Thirty percent of all readers instantly contract narcolepsy when they hear the term “narrative nonfiction.” Seriously. Boredom erupts within their souls and they immediately pass out due to an overdose of dry non-excitement. The term has always made me think of Abraham Lincoln for some reason. I hear “narrative nonfiction” and my mind conjures scenes of antiquity which play out through a sepia tone filter wherein everybody is old and insipid and boring as fuck. But if you do it right, if you paint with humor and refuse to pull punches, narrative nonfiction can be an art. It can be something that draws out emotion and holds it up in a painful or loving light. It can be something better than fiction even though pretend worlds come complete with space ships and ray guns, because this life, this narrative nonfiction that’s ugly, perfect, and always around us, is more captivating than any amount of made-up bullshit. You just have to know how to write it, to make it stick to your paper, and how to make it captivating enough to keep the spread of narcolepsy under control.
I want to write fiction. I want to spawn characters with which you can identify. And then I want a rich old Jew to buy the rights and make a movie or three and I want ten percent; that comes out to roughly forty-five million dollars. But lately, my fans (and yes, that was plural) have been telling me that my narrative nonfiction is far better than my fiction. I say thank you, but I flip them off as soon as they turn around. Do you have any idea how much money one can make writing stories about what actually happens? Neither do I, but I’m pretty sure it’s not forty-five million dollars. Whatever. But I do love it. There’s something liberating underneath all of it. I’ve written about dark times in my life, and when the strangers impart their compliments, it’s like they’re saying “Hey, thanks for experiencing that for us. Everything’s okay now.” It feels awesome. Ergo, I’ve decided to dedicate “part 2” to narrative nonfiction writers… wake up.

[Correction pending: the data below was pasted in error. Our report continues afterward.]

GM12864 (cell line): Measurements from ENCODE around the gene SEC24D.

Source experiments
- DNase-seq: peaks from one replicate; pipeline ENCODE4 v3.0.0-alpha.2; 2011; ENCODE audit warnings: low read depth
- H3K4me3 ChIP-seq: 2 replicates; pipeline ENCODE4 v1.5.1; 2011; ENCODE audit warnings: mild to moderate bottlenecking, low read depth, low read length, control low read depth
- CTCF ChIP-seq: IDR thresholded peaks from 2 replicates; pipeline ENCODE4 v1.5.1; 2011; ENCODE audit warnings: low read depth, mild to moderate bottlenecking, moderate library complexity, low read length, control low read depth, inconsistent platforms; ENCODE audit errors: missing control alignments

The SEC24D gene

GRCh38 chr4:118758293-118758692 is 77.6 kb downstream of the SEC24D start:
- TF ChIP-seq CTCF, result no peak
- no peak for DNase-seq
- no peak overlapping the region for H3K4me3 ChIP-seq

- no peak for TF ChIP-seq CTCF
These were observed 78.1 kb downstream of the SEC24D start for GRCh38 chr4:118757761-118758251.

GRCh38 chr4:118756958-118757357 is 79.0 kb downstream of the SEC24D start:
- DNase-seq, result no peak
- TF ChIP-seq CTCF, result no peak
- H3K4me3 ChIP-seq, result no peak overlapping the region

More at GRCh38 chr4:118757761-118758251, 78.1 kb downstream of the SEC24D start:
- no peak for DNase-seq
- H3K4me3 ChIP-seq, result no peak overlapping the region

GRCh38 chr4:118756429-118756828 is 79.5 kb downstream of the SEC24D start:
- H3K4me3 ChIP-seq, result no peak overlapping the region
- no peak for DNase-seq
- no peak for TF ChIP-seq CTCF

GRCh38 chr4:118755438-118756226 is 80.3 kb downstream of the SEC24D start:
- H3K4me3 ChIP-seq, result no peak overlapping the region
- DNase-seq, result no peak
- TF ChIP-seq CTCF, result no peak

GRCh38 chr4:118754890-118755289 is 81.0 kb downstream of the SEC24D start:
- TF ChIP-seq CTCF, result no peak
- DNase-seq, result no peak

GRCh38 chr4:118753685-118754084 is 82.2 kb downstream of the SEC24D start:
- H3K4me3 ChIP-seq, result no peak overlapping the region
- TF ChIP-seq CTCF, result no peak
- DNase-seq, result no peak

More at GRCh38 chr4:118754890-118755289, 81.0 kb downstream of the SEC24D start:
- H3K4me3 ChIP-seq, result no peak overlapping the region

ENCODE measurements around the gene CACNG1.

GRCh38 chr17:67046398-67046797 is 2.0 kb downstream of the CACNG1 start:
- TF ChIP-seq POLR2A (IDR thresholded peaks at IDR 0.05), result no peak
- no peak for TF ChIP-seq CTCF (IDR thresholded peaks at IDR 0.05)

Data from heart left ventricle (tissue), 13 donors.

In my first segment, I said that I was going to focus on writers that’d never published anything so I could give them that proverbial kick in the ass to get up, get out, and get something (Outkast is the best rap group of all time) but I’m not going that route in this segment. I wasn’t able to find any latent nonfiction writers who hadn’t posted anything, and frankly, both of the writers in this segment are ridiculously good so I’m changing shit up. I don’t think these two have sold anything and they’re not “famous” (mostly because people demand sparkly vampires these days) so there’s that; my restrictions for “burgeoning writer” have been met. And I’m excited as hell to feature these two on my blog; both of these writers will eventually find some degree of success because they’ve got crazy talent. Each of them has that ability to observe the quotidian, and then transform what they see into insightful prose. This is another one of those “I found them first” moments.